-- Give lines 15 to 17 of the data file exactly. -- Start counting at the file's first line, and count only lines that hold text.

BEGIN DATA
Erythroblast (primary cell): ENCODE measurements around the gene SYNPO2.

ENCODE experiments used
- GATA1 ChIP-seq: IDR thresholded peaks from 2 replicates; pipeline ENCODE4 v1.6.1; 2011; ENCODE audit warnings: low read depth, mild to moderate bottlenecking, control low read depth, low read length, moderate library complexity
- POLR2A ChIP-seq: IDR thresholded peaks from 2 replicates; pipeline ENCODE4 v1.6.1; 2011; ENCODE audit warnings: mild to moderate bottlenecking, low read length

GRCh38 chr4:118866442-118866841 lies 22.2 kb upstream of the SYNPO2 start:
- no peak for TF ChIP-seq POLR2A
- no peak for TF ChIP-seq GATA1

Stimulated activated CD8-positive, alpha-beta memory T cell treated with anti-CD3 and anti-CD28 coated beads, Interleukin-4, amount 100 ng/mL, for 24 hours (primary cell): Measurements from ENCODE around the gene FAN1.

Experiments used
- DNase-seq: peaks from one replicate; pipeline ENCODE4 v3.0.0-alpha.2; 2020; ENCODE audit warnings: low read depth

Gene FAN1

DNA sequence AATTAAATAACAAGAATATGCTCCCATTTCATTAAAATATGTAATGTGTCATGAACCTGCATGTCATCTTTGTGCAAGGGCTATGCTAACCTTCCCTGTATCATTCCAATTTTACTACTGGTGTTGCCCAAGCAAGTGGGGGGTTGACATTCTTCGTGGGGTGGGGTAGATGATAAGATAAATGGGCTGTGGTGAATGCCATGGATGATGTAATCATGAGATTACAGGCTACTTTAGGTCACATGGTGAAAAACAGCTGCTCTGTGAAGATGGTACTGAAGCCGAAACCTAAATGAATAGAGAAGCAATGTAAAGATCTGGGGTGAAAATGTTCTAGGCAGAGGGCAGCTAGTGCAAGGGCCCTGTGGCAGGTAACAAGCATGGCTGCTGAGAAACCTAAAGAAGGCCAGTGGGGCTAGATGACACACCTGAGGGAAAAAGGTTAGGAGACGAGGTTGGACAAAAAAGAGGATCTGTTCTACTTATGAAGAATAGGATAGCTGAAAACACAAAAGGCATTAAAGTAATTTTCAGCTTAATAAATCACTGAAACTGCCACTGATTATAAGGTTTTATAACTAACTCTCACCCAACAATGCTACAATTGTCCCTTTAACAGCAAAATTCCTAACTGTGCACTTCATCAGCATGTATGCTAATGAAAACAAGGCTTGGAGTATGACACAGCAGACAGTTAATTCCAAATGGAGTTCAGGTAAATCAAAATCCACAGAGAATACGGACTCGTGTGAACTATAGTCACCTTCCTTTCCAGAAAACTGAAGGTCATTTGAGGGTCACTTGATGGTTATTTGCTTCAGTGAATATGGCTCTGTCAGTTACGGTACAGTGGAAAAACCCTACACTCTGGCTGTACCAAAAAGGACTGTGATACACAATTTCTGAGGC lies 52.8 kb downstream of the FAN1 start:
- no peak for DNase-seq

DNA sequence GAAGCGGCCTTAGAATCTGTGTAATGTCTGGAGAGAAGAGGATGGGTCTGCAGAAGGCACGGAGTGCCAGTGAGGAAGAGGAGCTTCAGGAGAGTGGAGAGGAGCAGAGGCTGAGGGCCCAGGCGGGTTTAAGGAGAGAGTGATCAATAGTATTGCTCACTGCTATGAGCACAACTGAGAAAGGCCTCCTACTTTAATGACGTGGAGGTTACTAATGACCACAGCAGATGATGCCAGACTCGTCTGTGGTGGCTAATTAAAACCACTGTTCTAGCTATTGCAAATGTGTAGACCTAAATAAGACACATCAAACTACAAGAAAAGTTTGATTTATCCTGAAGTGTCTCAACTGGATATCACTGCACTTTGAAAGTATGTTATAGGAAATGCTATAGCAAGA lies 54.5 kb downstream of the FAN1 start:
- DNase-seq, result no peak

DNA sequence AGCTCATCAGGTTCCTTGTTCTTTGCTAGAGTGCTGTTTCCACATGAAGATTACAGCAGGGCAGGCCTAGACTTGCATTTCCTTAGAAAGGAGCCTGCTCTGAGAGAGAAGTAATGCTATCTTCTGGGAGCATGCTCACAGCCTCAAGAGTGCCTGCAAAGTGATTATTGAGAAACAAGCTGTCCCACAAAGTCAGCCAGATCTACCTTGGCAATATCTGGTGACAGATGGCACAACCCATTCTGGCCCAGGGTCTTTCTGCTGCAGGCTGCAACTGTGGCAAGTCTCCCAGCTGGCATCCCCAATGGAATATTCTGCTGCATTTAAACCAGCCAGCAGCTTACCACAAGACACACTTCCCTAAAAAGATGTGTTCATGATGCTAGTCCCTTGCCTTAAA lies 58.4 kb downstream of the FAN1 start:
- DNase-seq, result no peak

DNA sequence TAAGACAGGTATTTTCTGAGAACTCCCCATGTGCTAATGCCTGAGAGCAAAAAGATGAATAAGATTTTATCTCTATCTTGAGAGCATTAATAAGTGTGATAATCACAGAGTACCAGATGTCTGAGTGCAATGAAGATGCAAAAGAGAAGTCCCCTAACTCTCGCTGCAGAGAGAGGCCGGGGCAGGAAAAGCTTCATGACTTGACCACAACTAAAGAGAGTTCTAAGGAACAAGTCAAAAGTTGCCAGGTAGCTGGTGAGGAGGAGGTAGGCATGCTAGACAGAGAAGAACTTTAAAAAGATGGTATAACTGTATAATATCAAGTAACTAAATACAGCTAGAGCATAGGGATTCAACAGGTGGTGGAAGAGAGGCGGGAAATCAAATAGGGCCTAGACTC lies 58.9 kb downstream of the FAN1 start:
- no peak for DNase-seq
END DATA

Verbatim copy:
- DNase-seq, result no peak

DNA sequence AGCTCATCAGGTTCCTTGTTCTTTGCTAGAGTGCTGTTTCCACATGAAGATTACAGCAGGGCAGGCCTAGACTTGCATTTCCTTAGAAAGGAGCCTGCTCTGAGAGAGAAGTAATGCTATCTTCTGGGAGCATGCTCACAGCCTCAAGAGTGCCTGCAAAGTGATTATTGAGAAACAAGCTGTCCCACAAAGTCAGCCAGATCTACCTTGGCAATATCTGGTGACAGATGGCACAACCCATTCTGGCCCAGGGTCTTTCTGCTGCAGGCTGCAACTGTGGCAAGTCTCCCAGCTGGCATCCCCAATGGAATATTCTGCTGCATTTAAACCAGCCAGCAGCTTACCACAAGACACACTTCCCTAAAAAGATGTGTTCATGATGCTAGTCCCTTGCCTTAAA lies 58.4 kb downstream of the FAN1 start:
- DNase-seq, result no peak